by Deborah Fishman
In Hayim Herring’s recent article on network-weaving, he suggests organizations take a close look at their mission and governance so as to mitigate the risk that network-weaving will not be successful. I certainly agree that a clear articulation of an organization’s cause can inspire a grassroots network to action. I also agree that the organization’s structure critically informs its work, and – particularly if it is hierarchical – has the potential to be a roadblock to a network’s decentralized, fast-paced efforts.
On the other hand, the fact remains that many large, long-established Jewish organizations serving our community currently do have widely encompassing mission statements, arguably due to their wide-ranging work. Many also do have hierarchies, some as a result of their long histories and the era in which they were founded, or else as a management philosophy. While it is important to be aware of these factors in an organization, this does not mean they cannot benefit from network-weaving.
In HaReshet, a network-weaving training program working with grantees of The AVI CHAI Foundation which I wrote about here, I have spoken of network-weaving as one strategy that can help organizations achieve goals. It need not be employed in all the aspects of their work which are covered in their mission statements. It is rather about unlocking the potential of relationships – of mobilizing volunteers or members – to increase involvement and enrich the results in certain areas of the work. While it is hard to get all constituents excited about everything all the time, it is possible to get constituents passionate about something achievable – and then to achieve it. For instance, HaReshet participant Gary Hartstein at DigitalJLearning – an initiative under the auspices of the Jewish Education Project – has the goal of helping Jewish day schools implement online/blended learning. This goal could be achieved solely through Gary working one-on-one with each school. But Gary is also using networked strategies such as cultivating leadership amongst schools who have useful experiences to share, particularly around a specific topic within online/blended learning.
Likewise, network-weavers need to understand an organization’s overall structure – and to get buy-in for using a networked strategy in a particular area or aspect of the work. It is also critical to build in check-in points where organizations can assess the work and its alignment with the organization as a whole.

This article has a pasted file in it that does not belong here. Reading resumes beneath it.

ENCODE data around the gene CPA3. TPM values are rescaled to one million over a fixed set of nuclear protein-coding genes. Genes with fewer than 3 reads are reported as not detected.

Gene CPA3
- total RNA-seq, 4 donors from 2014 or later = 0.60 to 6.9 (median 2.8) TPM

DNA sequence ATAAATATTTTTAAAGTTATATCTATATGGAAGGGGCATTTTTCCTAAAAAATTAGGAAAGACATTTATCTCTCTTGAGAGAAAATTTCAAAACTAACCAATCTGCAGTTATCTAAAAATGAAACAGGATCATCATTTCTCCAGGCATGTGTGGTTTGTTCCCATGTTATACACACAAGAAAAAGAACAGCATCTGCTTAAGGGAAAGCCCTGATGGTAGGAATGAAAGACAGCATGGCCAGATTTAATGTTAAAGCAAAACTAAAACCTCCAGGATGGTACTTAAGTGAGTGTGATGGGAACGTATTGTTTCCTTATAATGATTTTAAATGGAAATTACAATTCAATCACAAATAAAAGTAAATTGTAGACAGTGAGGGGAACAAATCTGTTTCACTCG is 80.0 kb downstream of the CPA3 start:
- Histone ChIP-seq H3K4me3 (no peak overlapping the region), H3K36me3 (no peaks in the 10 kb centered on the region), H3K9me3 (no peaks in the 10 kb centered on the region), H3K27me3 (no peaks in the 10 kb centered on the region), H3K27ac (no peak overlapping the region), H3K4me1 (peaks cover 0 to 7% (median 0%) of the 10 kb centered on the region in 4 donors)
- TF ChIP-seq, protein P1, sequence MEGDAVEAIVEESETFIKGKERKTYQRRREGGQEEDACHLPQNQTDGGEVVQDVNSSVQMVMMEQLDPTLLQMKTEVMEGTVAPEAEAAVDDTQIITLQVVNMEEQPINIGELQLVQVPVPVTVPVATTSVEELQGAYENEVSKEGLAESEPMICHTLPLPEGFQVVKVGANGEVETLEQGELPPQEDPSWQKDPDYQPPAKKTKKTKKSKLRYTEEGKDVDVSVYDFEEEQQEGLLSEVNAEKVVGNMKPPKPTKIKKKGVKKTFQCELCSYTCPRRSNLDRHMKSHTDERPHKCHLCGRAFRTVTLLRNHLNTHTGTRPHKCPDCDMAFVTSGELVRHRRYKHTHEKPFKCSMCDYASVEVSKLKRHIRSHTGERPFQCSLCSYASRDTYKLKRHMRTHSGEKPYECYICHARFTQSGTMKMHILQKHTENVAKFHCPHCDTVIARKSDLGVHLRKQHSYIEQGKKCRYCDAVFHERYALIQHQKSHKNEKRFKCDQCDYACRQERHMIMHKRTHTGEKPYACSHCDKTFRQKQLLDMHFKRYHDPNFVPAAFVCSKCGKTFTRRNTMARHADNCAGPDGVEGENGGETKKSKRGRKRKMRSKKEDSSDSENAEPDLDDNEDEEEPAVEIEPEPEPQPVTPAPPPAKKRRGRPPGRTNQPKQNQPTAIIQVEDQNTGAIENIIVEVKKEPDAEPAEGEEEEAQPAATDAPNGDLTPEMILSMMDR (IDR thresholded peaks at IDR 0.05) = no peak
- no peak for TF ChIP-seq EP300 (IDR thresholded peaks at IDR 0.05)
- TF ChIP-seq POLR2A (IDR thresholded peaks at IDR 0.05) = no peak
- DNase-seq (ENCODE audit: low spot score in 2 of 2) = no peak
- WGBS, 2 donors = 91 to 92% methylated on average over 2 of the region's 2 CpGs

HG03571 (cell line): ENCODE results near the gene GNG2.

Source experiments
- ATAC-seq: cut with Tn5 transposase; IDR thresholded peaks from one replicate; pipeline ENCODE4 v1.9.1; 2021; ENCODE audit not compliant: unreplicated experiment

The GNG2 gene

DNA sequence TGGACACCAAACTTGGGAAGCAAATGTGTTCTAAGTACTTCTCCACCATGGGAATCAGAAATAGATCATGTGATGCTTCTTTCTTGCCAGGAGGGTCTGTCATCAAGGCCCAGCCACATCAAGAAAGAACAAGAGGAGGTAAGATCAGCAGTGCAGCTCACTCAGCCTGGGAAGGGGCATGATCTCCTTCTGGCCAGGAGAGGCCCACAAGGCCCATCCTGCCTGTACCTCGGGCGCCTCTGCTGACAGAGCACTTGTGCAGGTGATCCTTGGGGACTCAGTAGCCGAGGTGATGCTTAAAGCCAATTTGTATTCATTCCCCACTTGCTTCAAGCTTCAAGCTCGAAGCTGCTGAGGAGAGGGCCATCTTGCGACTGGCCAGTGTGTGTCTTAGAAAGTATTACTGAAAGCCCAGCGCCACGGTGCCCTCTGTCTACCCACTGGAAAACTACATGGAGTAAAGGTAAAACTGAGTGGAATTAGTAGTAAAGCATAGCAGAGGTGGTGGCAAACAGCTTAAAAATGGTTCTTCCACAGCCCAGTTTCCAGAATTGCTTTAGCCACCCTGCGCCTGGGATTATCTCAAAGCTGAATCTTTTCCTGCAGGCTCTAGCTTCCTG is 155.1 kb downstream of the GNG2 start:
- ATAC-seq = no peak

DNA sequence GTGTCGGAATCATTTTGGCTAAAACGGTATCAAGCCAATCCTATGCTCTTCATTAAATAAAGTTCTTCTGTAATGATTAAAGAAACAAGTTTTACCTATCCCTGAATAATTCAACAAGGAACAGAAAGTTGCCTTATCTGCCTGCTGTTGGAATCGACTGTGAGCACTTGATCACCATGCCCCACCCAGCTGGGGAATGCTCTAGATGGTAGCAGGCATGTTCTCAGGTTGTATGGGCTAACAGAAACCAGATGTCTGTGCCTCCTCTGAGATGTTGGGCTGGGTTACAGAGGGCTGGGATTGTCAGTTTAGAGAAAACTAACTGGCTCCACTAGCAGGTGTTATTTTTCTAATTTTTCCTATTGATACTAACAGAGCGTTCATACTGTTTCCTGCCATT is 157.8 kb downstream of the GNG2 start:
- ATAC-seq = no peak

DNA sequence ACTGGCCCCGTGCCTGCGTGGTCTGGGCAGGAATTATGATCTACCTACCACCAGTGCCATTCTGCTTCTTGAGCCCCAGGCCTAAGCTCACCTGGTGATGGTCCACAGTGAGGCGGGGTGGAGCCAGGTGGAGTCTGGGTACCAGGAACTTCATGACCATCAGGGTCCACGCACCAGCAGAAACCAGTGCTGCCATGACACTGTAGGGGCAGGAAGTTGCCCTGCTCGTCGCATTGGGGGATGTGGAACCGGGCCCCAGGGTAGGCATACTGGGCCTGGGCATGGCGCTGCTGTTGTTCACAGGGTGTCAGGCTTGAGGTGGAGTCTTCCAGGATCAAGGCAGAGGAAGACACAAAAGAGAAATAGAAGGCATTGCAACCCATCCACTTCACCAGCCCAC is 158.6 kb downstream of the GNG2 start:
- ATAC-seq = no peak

While organizational factors may pose risks to network-weaving, I actually find that a major danger to network-weaving is the failure to take the risk to try it to begin with. This idea is described best by Miriam Brosseau, HaReshet chevruta partner (coach) of the Consortium for Applied Studies in Jewish Education (CASJE), and Lisa Colton, chevruta partner of TaL AM, who talk about the concept of “na’aseh v’nishmah,” translated as “We will do, and then we will listen/understand.” Just as the Jewish people accepted the Torah with these words, the best way to learn how to network-weave is probably to dive in and try it yourself. After obtaining the support of your organization, you can start with small, low risk steps at first and evaluate what works, and what does not. Then, you can build on that to understand: Where is your organization’s structure a sticking point for your network, and what can you do to work within that structure to achieve results? What is it about your mission that is most exciting and inspiring to your constituency? While such questions can be discussed in the abstract, the practical reality of engaging in network-weaving may give you the answers you seek. You just need to make sure you keep asking the questions as you engage in the work.
Last week TaL AM – a Hebrew language and Jewish studies curriculum – launched their Facebook group for their curricular users to connect with one another. In one day, they reached 250% of their goal in number of group members. It seems Hebrew teachers are hungry for this opportunity to meet online and share resources with each other – and they wouldn’t have known unless they tried.
Deborah Fishman is Director of Communications for The AVI CHAI Foundation.